Because this post is about server hooks, not concrete scenarios, our TryGetPrincipal implementation is clearly NOT meant for production (!):

private static bool TryGetPrincipal(
   string authHeader,
   out IPrincipal principal)
{
    //
    // WARNING:
    //
our naive – easily mislead authentication scheme
    // blindly trusts the caller.
    // a header that looks like this:
    // ADMIN username
    // will result in someone being authenticated as an
    // administrator with
an identity of ‘username’
    // i.e. not exactly secure!!!
    //

    var protocolParts = authHeader.Split(' ');
    if (protocolParts.Length != 2)
    {
        principal = null;
        return false;
    }
    else if (protocolParts[0] == "ADMIN")
    {
        principal = new CustomPrincipal(
           protocolParts[1],
           "Administrator", "User"
        );
        return true;
    }
    else if (protocolParts[0] == "USER")
    {
        principal = new CustomPrincipal(
           protocolParts[1],
           "User"
        );
        return true;
    }
    else
    {
        principal = null;
        return false;
    }
}

Don’t worry though as this series progresses we will look at enabling real schemes like Custom Basic Auth, OAuthWrap, OAuth 2.0 and OpenId.

Creating a custom Principal and Identity

Strictly speaking you don’t need to set the Current.User, you could just allow or reject the request. But we want to access the User and their roles (or claims) for authorization purposes, so our TryGetPrincipal code needs an implementation of IPrincipal and IIdentity:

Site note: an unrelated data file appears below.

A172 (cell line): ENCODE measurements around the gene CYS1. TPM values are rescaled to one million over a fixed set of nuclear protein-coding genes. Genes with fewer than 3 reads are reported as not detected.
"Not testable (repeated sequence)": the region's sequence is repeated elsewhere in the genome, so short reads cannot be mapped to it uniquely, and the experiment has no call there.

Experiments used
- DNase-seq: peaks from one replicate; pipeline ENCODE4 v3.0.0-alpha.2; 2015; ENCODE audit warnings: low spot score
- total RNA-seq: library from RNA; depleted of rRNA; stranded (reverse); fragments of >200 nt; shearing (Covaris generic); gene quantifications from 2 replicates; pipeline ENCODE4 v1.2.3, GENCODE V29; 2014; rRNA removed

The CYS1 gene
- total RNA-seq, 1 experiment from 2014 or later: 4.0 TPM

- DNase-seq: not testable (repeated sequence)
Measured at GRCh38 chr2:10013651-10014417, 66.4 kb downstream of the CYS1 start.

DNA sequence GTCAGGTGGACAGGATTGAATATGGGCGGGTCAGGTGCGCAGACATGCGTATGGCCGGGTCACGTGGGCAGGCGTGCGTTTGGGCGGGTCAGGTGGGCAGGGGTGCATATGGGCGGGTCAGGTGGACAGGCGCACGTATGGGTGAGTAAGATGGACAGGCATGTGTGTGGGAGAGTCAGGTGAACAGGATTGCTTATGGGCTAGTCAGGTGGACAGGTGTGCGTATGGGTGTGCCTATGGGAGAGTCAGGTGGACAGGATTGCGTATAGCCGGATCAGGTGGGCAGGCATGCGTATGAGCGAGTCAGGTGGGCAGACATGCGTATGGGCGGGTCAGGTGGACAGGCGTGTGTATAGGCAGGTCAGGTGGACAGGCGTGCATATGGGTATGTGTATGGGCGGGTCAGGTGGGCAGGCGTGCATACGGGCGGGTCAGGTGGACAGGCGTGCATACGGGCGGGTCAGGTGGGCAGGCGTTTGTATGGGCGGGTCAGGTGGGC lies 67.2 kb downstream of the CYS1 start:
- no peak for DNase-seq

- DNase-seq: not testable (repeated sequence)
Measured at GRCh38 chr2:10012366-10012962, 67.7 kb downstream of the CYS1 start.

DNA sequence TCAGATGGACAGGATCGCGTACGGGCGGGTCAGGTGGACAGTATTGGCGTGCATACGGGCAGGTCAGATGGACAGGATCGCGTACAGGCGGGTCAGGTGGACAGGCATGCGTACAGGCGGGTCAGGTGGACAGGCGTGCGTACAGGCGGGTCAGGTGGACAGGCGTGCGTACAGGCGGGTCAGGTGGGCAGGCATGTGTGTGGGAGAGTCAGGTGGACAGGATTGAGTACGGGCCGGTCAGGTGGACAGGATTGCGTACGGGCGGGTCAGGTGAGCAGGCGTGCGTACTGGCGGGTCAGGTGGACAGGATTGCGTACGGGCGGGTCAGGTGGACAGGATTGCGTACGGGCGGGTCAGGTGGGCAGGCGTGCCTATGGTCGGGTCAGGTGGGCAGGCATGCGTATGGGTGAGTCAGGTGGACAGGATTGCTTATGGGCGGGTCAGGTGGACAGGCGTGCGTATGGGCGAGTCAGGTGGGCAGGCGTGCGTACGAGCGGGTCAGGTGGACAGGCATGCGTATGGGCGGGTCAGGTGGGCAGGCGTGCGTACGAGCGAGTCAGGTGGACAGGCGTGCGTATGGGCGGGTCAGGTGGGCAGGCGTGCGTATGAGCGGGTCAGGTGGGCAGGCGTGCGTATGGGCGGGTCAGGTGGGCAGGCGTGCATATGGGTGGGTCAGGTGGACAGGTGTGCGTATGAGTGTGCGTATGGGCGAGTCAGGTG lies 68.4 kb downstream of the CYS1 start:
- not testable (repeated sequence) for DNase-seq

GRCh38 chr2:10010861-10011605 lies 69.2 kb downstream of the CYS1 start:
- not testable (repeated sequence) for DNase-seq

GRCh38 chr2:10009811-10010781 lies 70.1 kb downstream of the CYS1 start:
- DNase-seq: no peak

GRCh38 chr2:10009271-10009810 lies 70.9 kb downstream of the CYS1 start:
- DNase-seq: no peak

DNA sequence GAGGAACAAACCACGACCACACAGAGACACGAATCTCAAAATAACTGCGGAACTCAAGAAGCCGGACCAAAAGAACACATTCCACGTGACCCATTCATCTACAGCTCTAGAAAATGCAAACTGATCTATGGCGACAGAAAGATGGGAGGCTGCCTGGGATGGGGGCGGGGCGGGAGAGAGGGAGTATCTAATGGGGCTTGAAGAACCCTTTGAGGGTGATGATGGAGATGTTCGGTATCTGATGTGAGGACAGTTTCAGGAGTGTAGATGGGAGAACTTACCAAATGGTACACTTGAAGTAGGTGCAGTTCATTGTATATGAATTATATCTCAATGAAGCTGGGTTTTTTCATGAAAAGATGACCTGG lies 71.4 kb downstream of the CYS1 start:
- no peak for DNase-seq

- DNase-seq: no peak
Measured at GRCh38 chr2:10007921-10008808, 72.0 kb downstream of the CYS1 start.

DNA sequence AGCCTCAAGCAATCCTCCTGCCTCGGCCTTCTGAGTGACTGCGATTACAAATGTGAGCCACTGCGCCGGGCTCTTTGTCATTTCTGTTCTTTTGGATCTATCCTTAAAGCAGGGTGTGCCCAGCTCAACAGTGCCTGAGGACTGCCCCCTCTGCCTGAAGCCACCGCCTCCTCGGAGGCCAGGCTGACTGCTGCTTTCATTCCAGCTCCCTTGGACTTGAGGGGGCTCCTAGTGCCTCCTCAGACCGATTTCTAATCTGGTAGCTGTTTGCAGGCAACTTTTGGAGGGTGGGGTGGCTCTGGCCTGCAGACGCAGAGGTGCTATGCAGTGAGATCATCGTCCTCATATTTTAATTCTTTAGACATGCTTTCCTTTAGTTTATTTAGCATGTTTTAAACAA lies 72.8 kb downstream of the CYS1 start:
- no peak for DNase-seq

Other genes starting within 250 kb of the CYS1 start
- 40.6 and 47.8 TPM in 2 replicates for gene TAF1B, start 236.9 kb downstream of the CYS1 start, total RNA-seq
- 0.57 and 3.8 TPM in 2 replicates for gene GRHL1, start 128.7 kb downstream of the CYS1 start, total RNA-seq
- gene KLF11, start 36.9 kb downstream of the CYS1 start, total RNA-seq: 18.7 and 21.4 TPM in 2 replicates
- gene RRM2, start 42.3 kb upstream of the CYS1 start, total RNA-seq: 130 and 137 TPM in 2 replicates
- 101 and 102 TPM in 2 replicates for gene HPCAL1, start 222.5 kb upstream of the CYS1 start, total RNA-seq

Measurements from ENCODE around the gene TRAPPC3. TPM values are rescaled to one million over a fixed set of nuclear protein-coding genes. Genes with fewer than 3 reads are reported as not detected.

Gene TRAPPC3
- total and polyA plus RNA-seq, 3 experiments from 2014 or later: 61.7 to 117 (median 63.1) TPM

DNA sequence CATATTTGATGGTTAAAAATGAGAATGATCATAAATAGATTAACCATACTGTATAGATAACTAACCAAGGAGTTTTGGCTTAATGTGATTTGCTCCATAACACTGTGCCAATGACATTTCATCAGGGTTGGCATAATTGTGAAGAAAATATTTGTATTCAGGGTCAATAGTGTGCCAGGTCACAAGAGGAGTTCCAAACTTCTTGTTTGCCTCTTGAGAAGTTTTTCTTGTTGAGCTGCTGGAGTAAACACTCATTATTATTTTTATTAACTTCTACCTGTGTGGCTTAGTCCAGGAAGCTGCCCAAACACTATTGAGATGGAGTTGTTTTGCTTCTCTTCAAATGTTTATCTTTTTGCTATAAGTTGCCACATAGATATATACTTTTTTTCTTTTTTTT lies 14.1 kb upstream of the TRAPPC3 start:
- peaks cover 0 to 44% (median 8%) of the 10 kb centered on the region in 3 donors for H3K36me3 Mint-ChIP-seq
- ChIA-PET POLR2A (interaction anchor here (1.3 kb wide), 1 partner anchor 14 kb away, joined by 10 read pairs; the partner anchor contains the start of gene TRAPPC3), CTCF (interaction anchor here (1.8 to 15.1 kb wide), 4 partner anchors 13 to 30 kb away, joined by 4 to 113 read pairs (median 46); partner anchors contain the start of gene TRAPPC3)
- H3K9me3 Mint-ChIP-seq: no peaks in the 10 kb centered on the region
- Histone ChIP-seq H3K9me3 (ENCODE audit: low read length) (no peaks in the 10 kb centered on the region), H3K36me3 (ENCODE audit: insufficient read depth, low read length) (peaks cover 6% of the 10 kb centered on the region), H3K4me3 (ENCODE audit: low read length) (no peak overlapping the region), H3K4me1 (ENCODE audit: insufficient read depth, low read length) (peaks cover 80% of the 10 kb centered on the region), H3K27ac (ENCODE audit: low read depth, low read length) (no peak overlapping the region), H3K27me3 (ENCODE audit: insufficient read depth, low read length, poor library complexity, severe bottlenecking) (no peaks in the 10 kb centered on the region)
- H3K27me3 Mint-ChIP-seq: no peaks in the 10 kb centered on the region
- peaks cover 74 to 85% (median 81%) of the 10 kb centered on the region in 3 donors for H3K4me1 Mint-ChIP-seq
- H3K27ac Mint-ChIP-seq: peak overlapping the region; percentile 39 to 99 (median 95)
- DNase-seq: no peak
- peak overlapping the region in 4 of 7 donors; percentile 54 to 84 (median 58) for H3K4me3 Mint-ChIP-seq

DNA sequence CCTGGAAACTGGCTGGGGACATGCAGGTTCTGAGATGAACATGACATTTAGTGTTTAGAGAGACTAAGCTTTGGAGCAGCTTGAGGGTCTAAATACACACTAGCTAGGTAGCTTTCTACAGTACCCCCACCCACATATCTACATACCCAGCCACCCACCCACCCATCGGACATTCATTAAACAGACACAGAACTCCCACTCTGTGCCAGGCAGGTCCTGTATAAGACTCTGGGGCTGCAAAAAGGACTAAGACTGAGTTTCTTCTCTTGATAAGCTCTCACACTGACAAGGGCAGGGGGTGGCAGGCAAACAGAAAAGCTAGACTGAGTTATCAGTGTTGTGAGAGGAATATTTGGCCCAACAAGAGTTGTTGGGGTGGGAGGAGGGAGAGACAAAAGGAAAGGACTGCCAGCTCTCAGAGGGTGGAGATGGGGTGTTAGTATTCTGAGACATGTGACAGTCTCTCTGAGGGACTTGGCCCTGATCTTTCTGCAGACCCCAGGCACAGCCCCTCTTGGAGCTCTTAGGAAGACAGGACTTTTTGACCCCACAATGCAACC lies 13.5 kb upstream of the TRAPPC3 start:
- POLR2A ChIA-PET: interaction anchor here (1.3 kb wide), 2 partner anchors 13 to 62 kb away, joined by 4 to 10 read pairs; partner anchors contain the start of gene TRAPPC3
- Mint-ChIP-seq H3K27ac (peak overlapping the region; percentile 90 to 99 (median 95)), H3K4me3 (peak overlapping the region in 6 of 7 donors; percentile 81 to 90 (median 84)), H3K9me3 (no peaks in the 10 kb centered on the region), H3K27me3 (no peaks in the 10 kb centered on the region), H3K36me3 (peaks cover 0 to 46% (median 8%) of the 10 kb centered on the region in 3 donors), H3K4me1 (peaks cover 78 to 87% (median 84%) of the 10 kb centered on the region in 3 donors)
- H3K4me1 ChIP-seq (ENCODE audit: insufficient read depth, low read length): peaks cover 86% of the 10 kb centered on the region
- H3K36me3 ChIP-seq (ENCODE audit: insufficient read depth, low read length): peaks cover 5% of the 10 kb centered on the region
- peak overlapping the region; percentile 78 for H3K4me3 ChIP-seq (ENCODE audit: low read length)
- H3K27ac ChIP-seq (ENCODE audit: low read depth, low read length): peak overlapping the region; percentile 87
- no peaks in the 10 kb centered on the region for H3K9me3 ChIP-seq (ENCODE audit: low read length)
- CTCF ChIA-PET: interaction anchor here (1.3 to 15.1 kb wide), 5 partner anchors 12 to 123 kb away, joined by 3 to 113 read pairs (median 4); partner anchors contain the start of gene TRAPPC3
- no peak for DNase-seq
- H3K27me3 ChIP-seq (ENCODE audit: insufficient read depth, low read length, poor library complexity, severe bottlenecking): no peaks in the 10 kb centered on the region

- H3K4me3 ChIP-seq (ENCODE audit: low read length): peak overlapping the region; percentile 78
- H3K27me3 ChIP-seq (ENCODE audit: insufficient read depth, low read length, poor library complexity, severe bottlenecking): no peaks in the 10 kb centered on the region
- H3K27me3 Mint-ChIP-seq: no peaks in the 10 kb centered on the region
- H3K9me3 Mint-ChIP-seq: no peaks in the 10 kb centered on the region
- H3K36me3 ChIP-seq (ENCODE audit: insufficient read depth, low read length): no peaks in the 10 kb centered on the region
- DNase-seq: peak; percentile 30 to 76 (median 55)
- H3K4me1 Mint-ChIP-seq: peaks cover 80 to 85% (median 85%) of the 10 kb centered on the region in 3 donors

public class CustomPrincipal: IPrincipal
{
    string[] _roles;
    IIdentity _identity;

    public CustomPrincipal(string name, params string[] roles)
    {
        this._roles = roles;
        this._identity = new CustomIdentity(name);
    }

    public IIdentity Identity
    {
        get { return _identity; }
    }

    public bool IsInRole(string role)
    {
        return _roles.Contains(role);
    }
}
public class CustomIdentity: IIdentity
{
    string _name;

    public CustomIdentity(string name)
    {
        this._name = name;
    }

    string IIdentity.AuthenticationType
    {
        get { return "Custom SCHEME"; }
    }

    bool IIdentity.IsAuthenticated
    {
        get { return true; }
    }

    string IIdentity.Name
    {
        get { return _name; }
    }
}

Now my authorization logic only has to worry about authenticated users, and can implement fine grained access control.

For example if only Administrators can see products, we can enforce that in a QueryInterceptor like this:

[QueryInterceptor("Products")]
public Expression<Func<Product, bool>> OnQueryProducts()
{
    var user = HttpContext.Current.User;
    if (user.IsInRole("Administrator"))
        return (Product p) => true;
    else
        return (Product p) => false;
}

Summary

In this post you saw how to add custom authentication logic *inside* the Data Service using the ProcessingPipeline.ProcessRequest event.

Generally though when you want to integrate security across your website and your Data Service, you should put your authentication logic *under* the Data Service, in a HttpModule.

More on that next time…

Alex James
Program Manager
Microsoft